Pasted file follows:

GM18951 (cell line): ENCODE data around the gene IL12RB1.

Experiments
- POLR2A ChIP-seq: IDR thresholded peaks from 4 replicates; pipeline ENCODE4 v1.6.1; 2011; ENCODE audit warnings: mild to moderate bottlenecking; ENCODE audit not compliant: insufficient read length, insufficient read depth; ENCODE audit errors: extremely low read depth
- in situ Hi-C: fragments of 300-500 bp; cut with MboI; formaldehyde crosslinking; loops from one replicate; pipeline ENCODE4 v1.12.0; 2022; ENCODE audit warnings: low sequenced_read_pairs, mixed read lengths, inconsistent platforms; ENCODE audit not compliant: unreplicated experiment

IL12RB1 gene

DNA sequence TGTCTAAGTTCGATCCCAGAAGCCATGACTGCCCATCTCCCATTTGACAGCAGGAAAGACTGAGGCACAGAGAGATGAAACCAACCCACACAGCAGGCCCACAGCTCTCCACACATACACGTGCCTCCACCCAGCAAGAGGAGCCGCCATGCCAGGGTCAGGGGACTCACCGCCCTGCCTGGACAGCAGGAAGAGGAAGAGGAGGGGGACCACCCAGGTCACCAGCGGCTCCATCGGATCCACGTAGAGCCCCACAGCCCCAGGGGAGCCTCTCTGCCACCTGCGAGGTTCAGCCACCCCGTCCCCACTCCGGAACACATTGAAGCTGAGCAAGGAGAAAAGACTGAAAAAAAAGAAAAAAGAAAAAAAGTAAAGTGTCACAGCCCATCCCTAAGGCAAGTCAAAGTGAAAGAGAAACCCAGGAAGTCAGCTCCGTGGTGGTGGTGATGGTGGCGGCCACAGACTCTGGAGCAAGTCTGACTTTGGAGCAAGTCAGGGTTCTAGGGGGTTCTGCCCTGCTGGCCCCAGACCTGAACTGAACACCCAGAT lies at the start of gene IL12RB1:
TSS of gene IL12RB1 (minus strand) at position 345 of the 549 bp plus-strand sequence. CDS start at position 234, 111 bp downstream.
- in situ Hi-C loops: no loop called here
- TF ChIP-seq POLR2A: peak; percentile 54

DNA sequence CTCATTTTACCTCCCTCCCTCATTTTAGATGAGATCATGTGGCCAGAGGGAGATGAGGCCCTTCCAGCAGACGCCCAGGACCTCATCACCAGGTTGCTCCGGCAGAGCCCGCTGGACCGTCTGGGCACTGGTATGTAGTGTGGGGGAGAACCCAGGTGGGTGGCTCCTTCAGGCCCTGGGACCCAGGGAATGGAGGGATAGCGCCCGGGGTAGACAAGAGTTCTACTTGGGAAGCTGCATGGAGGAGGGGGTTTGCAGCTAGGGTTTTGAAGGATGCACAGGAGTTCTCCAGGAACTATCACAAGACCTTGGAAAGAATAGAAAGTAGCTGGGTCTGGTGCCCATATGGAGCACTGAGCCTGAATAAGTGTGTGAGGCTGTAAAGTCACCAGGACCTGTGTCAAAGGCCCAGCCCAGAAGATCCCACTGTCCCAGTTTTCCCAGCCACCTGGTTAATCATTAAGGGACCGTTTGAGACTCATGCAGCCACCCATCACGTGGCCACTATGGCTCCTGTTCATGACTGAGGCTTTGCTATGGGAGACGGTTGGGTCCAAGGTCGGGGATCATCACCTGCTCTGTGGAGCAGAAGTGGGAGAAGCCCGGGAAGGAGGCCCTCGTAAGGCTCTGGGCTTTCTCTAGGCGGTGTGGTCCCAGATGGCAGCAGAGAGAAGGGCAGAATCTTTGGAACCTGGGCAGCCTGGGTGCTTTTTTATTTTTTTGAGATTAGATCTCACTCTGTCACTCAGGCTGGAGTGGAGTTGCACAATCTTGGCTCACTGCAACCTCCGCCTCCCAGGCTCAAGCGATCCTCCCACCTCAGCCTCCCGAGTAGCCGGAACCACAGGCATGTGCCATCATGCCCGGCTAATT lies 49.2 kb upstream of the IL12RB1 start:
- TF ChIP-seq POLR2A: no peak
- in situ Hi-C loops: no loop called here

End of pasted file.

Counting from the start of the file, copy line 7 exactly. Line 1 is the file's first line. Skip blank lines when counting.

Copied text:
TSS of gene IL12RB1 (minus strand) at position 345 of the 549 bp plus-strand sequence. CDS start at position 234, 111 bp downstream.